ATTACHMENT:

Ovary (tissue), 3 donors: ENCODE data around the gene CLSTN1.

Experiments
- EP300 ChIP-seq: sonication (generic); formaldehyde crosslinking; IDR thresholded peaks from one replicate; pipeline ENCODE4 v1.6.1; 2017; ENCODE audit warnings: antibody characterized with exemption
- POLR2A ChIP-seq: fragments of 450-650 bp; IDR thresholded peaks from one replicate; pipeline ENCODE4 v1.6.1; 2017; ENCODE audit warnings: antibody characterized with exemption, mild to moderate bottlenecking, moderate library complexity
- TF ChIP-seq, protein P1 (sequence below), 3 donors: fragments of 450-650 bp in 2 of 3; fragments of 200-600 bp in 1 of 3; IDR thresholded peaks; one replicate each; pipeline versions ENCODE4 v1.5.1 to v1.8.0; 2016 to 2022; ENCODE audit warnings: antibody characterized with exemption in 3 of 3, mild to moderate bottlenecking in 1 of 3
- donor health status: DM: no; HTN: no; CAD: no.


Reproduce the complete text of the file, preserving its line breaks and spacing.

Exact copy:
Ovary (tissue), 3 donors: ENCODE data around the gene CLSTN1.

Experiments
- EP300 ChIP-seq: sonication (generic); formaldehyde crosslinking; IDR thresholded peaks from one replicate; pipeline ENCODE4 v1.6.1; 2017; ENCODE audit warnings: antibody characterized with exemption
- POLR2A ChIP-seq: fragments of 450-650 bp; IDR thresholded peaks from one replicate; pipeline ENCODE4 v1.6.1; 2017; ENCODE audit warnings: antibody characterized with exemption, mild to moderate bottlenecking, moderate library complexity
- TF ChIP-seq, protein P1 (sequence below), 3 donors: fragments of 450-650 bp in 2 of 3; fragments of 200-600 bp in 1 of 3; IDR thresholded peaks; one replicate each; pipeline versions ENCODE4 v1.5.1 to v1.8.0; 2016 to 2022; ENCODE audit warnings: antibody characterized with exemption in 3 of 3, mild to moderate bottlenecking in 1 of 3
- donor health status: DM: no; HTN: no; CAD: no.